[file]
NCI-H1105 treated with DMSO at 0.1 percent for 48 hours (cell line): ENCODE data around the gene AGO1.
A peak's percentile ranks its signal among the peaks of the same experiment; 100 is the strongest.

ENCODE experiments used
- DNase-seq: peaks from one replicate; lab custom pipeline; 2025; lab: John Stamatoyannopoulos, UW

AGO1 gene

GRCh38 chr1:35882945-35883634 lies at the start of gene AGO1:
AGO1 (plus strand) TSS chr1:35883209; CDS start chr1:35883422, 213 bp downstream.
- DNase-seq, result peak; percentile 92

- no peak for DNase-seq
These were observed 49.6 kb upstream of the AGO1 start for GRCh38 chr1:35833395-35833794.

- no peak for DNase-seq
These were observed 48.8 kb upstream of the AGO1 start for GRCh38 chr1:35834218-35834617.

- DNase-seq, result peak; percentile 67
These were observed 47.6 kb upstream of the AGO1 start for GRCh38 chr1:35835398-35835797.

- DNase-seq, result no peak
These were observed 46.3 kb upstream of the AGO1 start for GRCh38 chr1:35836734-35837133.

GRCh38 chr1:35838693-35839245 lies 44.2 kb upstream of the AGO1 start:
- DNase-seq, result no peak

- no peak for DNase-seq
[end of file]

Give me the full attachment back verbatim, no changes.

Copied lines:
NCI-H1105 treated with DMSO at 0.1 percent for 48 hours (cell line): ENCODE data around the gene AGO1.
A peak's percentile ranks its signal among the peaks of the same experiment; 100 is the strongest.

ENCODE experiments used
- DNase-seq: peaks from one replicate; lab custom pipeline; 2025; lab: John Stamatoyannopoulos, UW

AGO1 gene

GRCh38 chr1:35882945-35883634 lies at the start of gene AGO1:
AGO1 (plus strand) TSS chr1:35883209; CDS start chr1:35883422, 213 bp downstream.
- DNase-seq, result peak; percentile 92

- no peak for DNase-seq
These were observed 49.6 kb upstream of the AGO1 start for GRCh38 chr1:35833395-35833794.

- no peak for DNase-seq
These were observed 48.8 kb upstream of the AGO1 start for GRCh38 chr1:35834218-35834617.

- DNase-seq, result peak; percentile 67
These were observed 47.6 kb upstream of the AGO1 start for GRCh38 chr1:35835398-35835797.

- DNase-seq, result no peak
These were observed 46.3 kb upstream of the AGO1 start for GRCh38 chr1:35836734-35837133.

GRCh38 chr1:35838693-35839245 lies 44.2 kb upstream of the AGO1 start:
- DNase-seq, result no peak

- no peak for DNase-seq